Fashion is Rubbish?…

Have you ever thought where your old or unwanted clothes end up?…

It’s Wednesday, and this morning one of those little charity envelopes, containing a large plastic clothes bag, dropped through the letter box.  Another kick up the backside to get on with my wardrobe edit!  How easy is this method of disposing of unwanted clothing?! All I have to do is put everything I no longer want, need or wear into the bag and take it to the front gate.  Bingo – gone by lunchtime! I don’t really mind which charity takes my clothes, although I have ‘favourites’ like everyone else, based on my own life experience (Meningitis Now or Parkinsons UK, please).  But if we don’t recycle our clothes, where do they actually go to?
According to an article in The Guardian in April, 235m items of unwanted clothing, from the UK alone, were expected to end up in landfill this year, as a result of our annual wardrobe spring clean.  Yes, 235 million… that’s a lot of clothing!

Why don’t we routinely donate our things to charity? Well, according to a report by Sainsburys it seems we can’t always be bothered or we think the items are too old or worn out to be recyclable. (Sainsbury’s 2017)

Over the past decade, clothing has been the fastest growing waste stream in the UK and, globally, the fashion industry is the fifth most polluting industry.

Fast fashion has a lot to answer for.  We love to pick up a new top or a new dress for that special night out, or just to feel great at the weekend.  (I hold my hands up – a substantial proportion of my current, unedited wardrobe is testament to this!) And the brilliant range of high street shops means that for most people, they can enjoy shopping without blowing a small fortune, on a regular basis.  But where do all our old clothes end up?

Our grandparents would have kept items of clothing for at least a decade, if not for a lifetime.  I remember the faintly musty, mothballed smell of my own grandmother’s wardrobe, and the beautiful quality fabrics hanging neatly in there. I’m lucky enough to have inherited some of these clothes and I still wear them today.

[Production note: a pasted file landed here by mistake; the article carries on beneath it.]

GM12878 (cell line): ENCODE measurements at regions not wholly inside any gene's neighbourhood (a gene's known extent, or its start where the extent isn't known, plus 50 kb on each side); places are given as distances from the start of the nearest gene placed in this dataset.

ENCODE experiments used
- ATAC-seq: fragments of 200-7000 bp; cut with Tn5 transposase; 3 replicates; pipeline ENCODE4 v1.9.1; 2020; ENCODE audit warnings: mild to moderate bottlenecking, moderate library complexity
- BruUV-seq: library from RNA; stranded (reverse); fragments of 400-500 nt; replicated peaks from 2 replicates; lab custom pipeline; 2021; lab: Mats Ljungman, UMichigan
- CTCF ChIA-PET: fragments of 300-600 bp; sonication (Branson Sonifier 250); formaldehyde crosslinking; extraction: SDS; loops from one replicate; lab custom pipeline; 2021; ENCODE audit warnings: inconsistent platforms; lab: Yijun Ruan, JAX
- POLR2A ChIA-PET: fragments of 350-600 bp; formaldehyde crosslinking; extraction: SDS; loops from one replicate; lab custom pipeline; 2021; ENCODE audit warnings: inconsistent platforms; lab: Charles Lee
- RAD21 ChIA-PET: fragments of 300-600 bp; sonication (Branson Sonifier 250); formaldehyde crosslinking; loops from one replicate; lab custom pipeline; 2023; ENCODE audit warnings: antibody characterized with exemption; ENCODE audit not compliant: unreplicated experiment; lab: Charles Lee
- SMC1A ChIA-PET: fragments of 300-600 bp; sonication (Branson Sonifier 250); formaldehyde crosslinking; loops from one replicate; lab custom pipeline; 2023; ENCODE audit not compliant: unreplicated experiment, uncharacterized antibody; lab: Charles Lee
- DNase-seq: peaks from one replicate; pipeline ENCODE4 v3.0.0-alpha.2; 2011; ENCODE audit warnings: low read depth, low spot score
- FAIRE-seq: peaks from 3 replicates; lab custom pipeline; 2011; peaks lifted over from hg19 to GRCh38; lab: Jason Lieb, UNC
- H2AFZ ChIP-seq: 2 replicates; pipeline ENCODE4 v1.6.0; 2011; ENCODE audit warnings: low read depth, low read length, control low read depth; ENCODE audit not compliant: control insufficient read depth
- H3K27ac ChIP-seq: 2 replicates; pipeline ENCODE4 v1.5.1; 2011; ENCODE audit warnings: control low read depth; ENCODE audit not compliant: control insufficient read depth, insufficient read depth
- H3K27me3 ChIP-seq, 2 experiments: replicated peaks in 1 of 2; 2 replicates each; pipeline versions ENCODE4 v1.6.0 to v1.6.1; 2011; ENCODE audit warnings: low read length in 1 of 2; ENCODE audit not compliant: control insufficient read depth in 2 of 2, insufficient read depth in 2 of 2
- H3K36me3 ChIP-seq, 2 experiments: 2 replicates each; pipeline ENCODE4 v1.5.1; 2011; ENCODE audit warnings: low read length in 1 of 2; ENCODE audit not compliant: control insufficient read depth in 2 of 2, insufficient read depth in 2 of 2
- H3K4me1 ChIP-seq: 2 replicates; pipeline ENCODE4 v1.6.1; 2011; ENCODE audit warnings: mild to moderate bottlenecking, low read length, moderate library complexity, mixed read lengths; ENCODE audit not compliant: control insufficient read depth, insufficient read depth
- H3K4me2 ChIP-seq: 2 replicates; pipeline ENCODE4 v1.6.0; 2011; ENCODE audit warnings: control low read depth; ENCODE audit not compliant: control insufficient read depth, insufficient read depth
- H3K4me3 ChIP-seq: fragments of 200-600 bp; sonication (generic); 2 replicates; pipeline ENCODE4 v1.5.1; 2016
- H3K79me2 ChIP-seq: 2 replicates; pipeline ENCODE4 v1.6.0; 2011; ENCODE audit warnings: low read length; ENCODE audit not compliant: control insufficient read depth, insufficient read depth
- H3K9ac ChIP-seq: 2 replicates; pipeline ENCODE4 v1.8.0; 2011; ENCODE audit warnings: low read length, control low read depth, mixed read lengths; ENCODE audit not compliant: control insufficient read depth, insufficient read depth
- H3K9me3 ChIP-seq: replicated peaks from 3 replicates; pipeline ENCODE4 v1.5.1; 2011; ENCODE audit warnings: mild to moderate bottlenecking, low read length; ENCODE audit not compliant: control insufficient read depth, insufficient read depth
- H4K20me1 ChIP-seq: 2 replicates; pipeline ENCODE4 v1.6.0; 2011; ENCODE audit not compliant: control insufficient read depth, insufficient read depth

But a recent report from Wrap (the government Waste and Resources Action Programme) estimates that the average piece of clothing in the UK now lasts for just over three years before being thrown away.  Other sources suggest the lifespan is much less than this, especially amongst younger, fashion lovers.  (Remember the days when you could buy and wear anything, and you always looked great?!)

For more information about the amount of clothing going to landfill every year,  check out Lucy Siegle’s brilliant article in The Guardian, ‘Fashion Must Fight The Scourge of Dumped Clothing Clogging Landfills.    She also tells us a bit about the many initiatives that have been set up by shops and charities to help combat the problem.  Most of us already know about Marks and Spencers’ ‘schwopping’ scheme, and the collaboration between TK Maxx and Cancer Research UK, Give Up Clothes for Good.

One last thought – did you know that hanging on to an item of clothing for an extra nine to twelve months reduces its environmental impact by 20-30%.

I will be looking into all of this, and more, in future blogs – watch this space!

In the meantime, I have found that my boys’ old cotton pants make great painting rags, and torn old shirts and t shirts are perfect for general cleaning purposes around the house.

As well as dragging that stuffed bag of unwanted clothes out to the front gate (which makes it sound as though I live in a large house in the country, with a meandering pathway to the front door – I really don’t!), I think I will invite a few friends over for a glass of wine and a clothes swapping evening?………And, of course, I still have to start that Wardrobe Edit!

 

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